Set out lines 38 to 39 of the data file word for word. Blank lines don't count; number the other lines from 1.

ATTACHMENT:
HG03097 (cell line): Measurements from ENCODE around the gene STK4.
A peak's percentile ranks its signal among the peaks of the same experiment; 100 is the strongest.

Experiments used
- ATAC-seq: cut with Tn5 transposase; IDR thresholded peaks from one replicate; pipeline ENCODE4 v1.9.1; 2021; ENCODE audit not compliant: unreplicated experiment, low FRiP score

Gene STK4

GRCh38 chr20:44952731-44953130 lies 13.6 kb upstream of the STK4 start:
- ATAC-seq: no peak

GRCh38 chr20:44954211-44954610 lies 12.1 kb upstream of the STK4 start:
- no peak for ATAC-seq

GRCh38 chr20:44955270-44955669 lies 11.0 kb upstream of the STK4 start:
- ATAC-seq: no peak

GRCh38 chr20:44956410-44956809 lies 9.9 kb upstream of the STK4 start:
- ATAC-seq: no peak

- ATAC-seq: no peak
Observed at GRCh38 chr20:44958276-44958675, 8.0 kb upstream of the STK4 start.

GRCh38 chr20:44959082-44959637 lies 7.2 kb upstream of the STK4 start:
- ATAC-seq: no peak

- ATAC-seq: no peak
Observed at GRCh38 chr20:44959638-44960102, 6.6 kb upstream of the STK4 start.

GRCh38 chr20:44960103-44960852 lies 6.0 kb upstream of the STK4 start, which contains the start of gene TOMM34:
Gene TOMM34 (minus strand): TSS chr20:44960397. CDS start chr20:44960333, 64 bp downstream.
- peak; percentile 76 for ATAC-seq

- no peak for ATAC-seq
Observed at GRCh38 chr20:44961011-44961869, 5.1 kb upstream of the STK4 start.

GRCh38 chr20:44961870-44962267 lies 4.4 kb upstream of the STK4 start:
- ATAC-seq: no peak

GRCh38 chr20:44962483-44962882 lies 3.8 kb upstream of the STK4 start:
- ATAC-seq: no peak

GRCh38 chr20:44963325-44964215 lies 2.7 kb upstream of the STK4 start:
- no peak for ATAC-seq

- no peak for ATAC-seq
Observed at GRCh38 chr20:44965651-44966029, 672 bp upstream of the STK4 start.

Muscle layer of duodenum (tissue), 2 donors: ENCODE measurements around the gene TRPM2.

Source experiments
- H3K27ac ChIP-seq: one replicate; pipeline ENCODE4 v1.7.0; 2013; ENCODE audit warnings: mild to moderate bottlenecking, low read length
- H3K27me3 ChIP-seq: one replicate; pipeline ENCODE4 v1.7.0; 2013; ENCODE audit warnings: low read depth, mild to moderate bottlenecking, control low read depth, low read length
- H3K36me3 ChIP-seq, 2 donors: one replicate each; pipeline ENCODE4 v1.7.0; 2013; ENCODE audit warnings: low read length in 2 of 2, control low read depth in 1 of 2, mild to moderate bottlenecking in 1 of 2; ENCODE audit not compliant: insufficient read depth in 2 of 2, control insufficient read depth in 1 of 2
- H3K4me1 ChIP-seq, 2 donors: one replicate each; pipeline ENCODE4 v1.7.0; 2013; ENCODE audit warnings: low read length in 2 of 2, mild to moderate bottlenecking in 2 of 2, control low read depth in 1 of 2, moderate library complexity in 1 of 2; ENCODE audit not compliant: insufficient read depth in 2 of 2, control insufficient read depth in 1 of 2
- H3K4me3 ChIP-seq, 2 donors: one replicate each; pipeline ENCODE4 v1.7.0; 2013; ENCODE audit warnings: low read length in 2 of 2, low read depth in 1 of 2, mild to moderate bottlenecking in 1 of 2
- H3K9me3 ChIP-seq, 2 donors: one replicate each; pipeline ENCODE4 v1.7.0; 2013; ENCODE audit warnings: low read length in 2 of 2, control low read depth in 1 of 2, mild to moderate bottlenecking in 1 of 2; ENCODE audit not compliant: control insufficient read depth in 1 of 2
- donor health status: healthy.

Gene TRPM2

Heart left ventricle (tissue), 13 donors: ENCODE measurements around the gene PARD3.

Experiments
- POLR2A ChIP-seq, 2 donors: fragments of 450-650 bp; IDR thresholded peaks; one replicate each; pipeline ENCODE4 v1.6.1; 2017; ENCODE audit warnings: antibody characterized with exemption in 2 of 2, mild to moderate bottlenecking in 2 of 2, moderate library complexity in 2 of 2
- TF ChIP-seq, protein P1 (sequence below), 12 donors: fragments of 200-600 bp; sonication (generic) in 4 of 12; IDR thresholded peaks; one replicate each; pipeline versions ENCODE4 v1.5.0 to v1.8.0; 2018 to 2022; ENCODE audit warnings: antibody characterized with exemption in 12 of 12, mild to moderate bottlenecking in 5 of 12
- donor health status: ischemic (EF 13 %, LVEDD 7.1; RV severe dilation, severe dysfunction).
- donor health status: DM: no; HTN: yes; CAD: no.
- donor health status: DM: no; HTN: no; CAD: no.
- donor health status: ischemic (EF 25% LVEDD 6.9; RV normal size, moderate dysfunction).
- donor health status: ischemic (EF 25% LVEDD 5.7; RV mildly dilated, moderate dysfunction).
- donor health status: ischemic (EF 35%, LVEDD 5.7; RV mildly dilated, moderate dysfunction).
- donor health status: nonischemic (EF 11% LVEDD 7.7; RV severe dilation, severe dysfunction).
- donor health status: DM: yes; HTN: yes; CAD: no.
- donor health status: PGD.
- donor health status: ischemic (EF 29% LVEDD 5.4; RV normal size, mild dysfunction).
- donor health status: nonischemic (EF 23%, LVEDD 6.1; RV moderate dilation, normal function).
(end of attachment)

- H3K4me1 ChIP-seq, 2 donors: one replicate each; pipeline ENCODE4 v1.7.0; 2013; ENCODE audit warnings: low read length in 2 of 2, mild to moderate bottlenecking in 2 of 2, control low read depth in 1 of 2, moderate library complexity in 1 of 2; ENCODE audit not compliant: insufficient read depth in 2 of 2, control insufficient read depth in 1 of 2
- H3K4me3 ChIP-seq, 2 donors: one replicate each; pipeline ENCODE4 v1.7.0; 2013; ENCODE audit warnings: low read length in 2 of 2, low read depth in 1 of 2, mild to moderate bottlenecking in 1 of 2